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Improved deNOx zeolite catalyst promises to reduce fuel consumption

By Tetsuo Satoh |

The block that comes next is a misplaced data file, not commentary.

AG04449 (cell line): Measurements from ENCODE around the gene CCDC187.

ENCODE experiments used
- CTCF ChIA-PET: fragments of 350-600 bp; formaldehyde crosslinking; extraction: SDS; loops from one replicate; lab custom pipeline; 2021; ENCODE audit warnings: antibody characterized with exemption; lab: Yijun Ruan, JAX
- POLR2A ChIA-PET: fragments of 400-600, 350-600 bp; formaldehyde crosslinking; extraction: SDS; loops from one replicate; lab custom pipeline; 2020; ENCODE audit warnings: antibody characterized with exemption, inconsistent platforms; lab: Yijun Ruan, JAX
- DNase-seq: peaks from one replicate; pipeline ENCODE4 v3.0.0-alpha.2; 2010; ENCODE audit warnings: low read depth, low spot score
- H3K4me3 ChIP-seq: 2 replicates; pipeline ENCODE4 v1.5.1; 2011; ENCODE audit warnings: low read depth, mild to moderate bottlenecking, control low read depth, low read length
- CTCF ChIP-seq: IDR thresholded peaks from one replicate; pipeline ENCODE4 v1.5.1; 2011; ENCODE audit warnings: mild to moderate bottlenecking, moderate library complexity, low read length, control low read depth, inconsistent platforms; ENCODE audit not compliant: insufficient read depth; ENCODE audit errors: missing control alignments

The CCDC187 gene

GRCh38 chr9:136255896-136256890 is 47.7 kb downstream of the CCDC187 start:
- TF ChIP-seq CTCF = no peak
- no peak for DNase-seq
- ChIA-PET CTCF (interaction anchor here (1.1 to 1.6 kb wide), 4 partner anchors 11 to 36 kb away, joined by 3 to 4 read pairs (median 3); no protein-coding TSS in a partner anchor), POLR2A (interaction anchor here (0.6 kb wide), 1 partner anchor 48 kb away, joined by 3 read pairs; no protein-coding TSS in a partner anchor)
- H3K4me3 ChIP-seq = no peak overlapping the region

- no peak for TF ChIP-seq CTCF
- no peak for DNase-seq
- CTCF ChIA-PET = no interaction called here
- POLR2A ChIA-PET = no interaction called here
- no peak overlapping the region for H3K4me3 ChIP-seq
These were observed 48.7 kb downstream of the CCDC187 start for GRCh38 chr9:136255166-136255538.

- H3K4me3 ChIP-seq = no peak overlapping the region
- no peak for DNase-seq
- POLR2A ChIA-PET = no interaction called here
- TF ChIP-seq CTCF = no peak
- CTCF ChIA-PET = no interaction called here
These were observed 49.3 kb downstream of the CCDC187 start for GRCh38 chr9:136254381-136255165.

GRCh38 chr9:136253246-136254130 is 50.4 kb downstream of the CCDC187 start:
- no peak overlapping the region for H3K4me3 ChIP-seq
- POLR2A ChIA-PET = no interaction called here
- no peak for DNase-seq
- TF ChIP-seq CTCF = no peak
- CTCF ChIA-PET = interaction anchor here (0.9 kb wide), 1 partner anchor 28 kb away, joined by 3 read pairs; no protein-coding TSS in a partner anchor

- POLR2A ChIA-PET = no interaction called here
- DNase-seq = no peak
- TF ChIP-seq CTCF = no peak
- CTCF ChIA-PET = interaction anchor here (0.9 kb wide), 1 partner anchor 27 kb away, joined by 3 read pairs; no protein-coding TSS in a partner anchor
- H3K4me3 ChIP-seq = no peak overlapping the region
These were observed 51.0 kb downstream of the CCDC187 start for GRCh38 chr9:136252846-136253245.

In a project of the New Energy and Industrial Technology Development Organization (NEDO; Kawasaki, Japan; www.nedo.go.jp), a collaboration of six industrial, government and academic partners has developed a catalyst for reducing oxides of nitrogen (NOx) from automobile exhaust. Because the catalyst operates at both low and high temperatures (for example, during startup and normal running), the achievement may lead to a “dramatic improvement in fuel consumption,” says NEDO. Two innovations were key to the development: an ultra-fast process for synthesizing zeolites, and a method for producing fine particle powders. The University of Tokyo, National Institute of Advanced Industrial Science and Technology (AIST) and Mitsubishi Chemical Corp., developed the optimized Cu-type zeolite catalyst using an ultrafast procedure to introduce Cu into Na-type zeolites. The procedure uses two flow-reactor systems for mixing liquids to quickly generate a zeolite structure while reducing structural defects “to the utmost limit” (see also Chem. Eng., January 2017, p. 11; www.chemengonline.com/a-very-fast-way-to-continuously-synthesize-zeolites-2). The reactor system requires only tens of minutes to as little as 6 s, compared to several days…
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